BEIRUT — Lebanon’s Parliament voted to grant confidence to Najib Mikati’s new cabinet on Monday, empowering it to officially begin its stated mission of setting Lebanon on a course of reforms that will help pull it from its multifaceted crisis.
Following an almost one-hour delay due to electricity cuts, the legislators sat through a seven-hour session, punctuated only by a two-hour lunch break, before holding a vote in which 85 MPs voted to give confidence to Mikati’s government, formed 10 days ago.
A total of 100 MPs were present for the vote, out of 117 sitting MPs. Eight legislators stepped down in the aftermath of the Aug. 4 Beirut port explosion last year and three are deceased. No by-elections have been held to replace them, despite explicit constitutional requirements to do so.
Of the 15 MPs who did not vote in favor of the cabinet, 11 belonged to the Lebanese Forces, while four were independent legislators.
Hezbollah gave the cabinet its confidence, along with its allies the Free Patriotic Movement and the Amal Movement.
The Future Movement — headed by former Prime Minister Saad Hariri — also gave the cabinet its confidence, along with its ally the Progressive Sociality Party. Hariri was notably absent from the session.
The Lebanese Forces parliamentary bloc’s 11 MPs voted against the motion, which the party had announced in a statement last week.
Prime Minister Najib Mikati began the session by reading out his nine-page ministerial statement outlining the priorities of his 24-member Cabinet. These span from weeding out political corruption to swiftly closing out the 2020 Beirut port explosion probe to resolving Lebanon’s electricity crisis.
“From the heart of the suffering of Beirut … our cabinet was born to light a candle in this hopeless darkness,” Mikati said to legislators.
He was later interrupted by Parliament Speaker Nabih Berri, who urged the premier to wrap up his reading because only a few hours of electricity had been secured.
Mikati, a two-time former premier, was tasked with forming a government almost two months ago after Hariri gave up on his own efforts to form a cabinet in July, following an almost nine-month deadlock with President Michel Aoun.
Mikati’s cabinet, which adopted the moniker “Together for the Rescue” in its ministerial statement, will take the reins of a country in the grips of its worst financial collapse in decades.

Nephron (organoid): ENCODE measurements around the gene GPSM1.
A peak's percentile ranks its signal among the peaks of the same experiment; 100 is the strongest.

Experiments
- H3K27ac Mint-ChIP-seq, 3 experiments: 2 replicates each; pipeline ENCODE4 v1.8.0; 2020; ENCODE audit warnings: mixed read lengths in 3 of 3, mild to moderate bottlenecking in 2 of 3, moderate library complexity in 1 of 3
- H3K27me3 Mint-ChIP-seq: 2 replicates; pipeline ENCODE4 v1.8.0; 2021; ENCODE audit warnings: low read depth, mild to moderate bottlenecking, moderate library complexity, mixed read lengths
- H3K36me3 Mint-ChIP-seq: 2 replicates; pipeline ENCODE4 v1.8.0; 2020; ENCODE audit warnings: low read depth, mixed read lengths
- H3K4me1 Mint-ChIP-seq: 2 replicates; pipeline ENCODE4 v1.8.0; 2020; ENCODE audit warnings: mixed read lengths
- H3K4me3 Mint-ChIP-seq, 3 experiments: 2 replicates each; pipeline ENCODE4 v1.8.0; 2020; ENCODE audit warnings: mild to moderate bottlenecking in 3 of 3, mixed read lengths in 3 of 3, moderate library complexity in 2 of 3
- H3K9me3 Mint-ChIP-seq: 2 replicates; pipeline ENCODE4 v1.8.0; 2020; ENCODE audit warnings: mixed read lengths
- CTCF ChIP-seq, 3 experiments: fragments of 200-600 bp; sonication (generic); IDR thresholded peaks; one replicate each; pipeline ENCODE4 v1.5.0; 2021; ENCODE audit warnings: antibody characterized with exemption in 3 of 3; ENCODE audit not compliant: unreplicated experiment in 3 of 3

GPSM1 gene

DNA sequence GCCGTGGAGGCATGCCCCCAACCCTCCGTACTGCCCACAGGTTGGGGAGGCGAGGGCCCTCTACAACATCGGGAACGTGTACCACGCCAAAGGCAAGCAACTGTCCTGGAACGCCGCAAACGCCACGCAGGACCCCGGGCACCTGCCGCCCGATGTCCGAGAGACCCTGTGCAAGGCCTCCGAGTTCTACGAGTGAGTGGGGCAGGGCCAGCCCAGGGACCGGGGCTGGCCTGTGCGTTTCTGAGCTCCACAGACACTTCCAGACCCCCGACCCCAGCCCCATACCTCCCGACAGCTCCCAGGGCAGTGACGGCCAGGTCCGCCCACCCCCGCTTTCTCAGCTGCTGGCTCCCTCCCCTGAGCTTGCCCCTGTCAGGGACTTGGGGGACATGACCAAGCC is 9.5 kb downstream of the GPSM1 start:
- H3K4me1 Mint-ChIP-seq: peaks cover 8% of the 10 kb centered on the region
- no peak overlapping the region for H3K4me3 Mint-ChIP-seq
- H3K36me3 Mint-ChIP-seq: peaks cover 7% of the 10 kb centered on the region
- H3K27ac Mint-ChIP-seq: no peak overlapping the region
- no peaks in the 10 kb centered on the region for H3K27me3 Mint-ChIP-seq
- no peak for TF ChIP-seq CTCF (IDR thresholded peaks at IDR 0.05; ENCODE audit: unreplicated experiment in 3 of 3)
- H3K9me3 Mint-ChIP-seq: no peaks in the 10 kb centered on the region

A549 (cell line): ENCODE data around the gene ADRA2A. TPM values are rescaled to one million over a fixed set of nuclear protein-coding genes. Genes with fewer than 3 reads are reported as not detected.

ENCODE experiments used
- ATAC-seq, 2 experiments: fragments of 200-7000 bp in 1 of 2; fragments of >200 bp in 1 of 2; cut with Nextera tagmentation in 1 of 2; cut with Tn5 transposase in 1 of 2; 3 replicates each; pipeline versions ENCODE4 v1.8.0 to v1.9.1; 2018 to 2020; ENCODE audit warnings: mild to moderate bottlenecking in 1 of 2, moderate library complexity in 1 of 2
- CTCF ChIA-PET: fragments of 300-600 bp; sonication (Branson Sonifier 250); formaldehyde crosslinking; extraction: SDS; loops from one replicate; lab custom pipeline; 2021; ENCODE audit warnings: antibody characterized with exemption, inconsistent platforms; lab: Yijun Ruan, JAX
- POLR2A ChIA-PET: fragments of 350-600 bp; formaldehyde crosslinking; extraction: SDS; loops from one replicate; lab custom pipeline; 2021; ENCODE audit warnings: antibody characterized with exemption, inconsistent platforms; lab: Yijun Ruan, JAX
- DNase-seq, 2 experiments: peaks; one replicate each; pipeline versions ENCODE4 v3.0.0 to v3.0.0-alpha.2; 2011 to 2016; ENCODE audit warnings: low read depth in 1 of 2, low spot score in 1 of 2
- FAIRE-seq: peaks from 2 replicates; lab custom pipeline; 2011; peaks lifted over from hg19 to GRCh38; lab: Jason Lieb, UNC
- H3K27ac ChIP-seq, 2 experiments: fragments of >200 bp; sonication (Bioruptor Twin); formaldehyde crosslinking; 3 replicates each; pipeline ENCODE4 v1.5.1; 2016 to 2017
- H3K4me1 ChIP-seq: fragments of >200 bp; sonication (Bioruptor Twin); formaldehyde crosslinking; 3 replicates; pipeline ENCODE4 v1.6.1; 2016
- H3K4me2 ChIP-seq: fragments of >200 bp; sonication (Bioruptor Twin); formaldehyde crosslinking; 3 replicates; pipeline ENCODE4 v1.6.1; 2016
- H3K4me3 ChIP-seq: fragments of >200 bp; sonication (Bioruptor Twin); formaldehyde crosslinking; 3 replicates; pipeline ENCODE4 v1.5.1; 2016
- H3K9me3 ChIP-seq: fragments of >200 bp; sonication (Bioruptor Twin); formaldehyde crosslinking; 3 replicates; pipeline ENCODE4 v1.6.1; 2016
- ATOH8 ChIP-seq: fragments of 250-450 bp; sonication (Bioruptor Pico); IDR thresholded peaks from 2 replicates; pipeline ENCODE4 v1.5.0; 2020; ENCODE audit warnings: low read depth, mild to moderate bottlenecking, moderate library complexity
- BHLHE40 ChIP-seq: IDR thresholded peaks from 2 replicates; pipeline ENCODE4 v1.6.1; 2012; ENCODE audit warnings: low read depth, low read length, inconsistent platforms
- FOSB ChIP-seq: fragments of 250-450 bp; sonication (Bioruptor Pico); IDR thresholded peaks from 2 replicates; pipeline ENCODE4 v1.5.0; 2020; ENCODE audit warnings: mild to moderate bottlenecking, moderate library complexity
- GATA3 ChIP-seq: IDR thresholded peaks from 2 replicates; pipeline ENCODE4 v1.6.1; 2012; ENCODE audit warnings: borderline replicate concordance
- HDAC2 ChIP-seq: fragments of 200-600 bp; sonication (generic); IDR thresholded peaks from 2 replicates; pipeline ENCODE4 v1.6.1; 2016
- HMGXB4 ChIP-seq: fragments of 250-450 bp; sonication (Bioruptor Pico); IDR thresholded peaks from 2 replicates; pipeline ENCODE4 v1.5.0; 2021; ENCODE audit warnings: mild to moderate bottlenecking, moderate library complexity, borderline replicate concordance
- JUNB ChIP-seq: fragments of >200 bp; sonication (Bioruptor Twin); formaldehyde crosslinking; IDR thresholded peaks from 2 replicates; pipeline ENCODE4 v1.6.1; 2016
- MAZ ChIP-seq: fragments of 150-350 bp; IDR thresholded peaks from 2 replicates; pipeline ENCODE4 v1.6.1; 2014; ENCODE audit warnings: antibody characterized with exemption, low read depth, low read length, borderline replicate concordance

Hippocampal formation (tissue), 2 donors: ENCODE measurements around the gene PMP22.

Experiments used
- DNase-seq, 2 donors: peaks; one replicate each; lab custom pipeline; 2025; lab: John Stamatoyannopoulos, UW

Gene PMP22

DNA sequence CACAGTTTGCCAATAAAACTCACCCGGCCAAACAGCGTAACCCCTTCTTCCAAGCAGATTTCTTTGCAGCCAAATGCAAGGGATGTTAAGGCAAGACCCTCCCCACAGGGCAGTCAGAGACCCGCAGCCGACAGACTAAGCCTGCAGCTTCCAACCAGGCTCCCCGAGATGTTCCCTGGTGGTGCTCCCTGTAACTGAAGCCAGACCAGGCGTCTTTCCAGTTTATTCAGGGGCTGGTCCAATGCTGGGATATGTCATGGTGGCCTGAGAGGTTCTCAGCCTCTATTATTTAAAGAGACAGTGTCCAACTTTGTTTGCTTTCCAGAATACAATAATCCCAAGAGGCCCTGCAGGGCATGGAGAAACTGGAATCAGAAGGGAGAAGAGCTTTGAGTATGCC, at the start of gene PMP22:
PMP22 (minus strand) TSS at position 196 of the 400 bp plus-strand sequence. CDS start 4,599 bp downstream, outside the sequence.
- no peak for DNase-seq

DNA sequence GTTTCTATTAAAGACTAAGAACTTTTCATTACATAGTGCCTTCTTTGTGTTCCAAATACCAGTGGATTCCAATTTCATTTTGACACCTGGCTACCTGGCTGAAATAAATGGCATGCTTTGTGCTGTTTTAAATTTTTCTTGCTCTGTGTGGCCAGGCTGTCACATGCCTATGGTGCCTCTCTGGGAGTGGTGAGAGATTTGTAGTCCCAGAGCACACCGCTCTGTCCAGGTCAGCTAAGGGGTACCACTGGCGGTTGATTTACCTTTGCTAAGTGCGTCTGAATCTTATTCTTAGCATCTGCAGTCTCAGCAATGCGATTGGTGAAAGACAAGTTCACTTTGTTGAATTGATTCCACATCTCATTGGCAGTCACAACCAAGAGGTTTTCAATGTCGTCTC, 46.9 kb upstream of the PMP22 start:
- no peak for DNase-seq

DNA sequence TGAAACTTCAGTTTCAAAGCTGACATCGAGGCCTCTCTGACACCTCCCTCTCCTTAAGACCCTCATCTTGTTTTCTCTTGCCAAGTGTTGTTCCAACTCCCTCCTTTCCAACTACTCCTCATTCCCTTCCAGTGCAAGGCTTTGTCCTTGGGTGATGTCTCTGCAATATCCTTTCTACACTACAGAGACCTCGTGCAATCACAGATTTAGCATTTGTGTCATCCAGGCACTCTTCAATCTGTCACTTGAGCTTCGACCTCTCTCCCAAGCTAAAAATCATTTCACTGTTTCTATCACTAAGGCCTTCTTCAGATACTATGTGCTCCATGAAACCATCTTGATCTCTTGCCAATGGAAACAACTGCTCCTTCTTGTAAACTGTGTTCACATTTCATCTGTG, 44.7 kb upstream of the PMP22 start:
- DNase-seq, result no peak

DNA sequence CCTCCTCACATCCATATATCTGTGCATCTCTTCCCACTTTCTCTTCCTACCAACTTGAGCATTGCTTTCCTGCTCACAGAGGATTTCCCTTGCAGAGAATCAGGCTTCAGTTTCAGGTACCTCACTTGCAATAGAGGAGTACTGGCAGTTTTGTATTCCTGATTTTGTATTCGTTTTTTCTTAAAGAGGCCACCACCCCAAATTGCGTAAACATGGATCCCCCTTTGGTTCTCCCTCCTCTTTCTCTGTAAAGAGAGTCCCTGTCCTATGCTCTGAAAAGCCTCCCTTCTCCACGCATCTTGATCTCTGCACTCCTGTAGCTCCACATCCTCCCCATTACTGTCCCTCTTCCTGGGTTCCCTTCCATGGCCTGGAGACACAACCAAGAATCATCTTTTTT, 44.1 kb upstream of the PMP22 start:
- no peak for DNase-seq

Financial insolvency has led to shortages of essential goods such as fuel and medicine in the import-dependent country. Meanwhile, donor countries have made aid conditional on reforms, including uprooting the endemic corruption that has plagued Lebanon since the end of a 15-year Civil War in 1990, when many former warlords put down their weapons and took up the mantle of politicians instead.
Legislators at Monday’s session spent several hours pointing fingers at each other and blaming rival parties for the economic collapse and for failing to implement reforms.
MP Jamil al-Sayyed (Ind./Baalbeck-Hermel) accused the new government of being divided on the basis of sectarian quotas and not as a government of specialists, as labeled by Mikati.
He blamed the economic crisis on authorities and the political elite, adding that politicians are dealing with the “corpse of a state.”
MP Gebran Bassil (FPM/Batroun) — the head of the Free Patriotic Movement and Aoun’s son-in-law — said ahead of the vote that his party would grant confidence to the government on the basis that it implements necessary reforms. Bassil stressed that if reforms are not achieved his party would be “the fiercest opponents.”
Bassil is thought to be eyeing the presidential ticket in 2022, and, along with his father-in-law Aoun, has been accused of repeatedly obstructing government formation efforts to maintain a blocking third, effective veto power in cabinet. Bassil has denied any presidential ambitions.
Tensions escalated between Bassil and Deputy Speaker Elie Ferzli (Ind./W. Bekaa-Rashaya), when Bassil accused other legislators of transferring large sums of money abroad, but stopped short of naming them.
Ferzli angrily interrupted him, saying that Bassil’s statement was a weighty accusation and that he should name the MPs.
Bassil responded, “It’s not my duty to name them; I’m not a judge.”
MP Osama Saad (Independent/Saida) criticized the ministerial statement for “pleasing foreign countries rather than its own people," as he refused to give the cabinet a vote of confidence, highlighting that the ministerial statement should have included an apology for the people, “as it failed to remember their presence and their needs.”
BEIRUT — Lebanon’s Parliament voted to grant confidence to Najib Mikati’s new cabinet on Monday, empowering it to officially begin its stated mission of setting Lebanon on a course of reforms that will help pull it from its multifaceted crisis.Following an almost one-hour delay due to electricity cuts, the legislators sat through a seven-hour session, punctuated only by a two-hour lunch...